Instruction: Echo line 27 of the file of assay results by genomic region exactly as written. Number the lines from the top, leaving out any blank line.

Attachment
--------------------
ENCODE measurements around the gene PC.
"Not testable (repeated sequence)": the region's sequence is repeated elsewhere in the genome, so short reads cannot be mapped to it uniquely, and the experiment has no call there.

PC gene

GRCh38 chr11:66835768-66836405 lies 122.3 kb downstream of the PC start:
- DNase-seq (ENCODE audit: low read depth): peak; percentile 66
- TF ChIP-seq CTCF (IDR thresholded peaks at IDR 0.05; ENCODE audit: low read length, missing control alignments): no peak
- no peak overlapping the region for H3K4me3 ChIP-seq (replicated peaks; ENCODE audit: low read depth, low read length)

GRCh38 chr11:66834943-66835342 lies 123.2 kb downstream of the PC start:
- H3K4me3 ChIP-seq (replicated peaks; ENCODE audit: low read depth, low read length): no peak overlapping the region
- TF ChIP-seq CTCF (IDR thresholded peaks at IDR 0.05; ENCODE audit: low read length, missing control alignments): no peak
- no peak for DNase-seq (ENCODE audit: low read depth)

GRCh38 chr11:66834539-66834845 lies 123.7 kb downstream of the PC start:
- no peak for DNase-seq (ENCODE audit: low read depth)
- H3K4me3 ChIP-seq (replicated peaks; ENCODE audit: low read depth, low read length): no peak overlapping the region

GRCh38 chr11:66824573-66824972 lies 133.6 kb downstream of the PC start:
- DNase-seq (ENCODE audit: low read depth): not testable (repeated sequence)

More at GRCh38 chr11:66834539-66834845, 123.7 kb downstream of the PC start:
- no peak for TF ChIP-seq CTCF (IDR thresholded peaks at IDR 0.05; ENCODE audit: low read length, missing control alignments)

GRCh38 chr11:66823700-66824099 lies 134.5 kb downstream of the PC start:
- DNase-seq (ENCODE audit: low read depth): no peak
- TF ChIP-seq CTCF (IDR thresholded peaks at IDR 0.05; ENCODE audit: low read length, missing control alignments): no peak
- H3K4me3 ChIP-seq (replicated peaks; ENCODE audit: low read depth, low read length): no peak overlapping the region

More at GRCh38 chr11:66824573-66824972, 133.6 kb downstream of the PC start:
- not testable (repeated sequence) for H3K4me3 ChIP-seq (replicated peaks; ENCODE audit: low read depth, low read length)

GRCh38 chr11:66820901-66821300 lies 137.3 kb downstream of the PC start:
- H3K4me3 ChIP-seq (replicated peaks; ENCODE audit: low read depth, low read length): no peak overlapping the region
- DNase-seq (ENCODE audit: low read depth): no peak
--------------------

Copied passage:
- DNase-seq (ENCODE audit: low read depth): no peak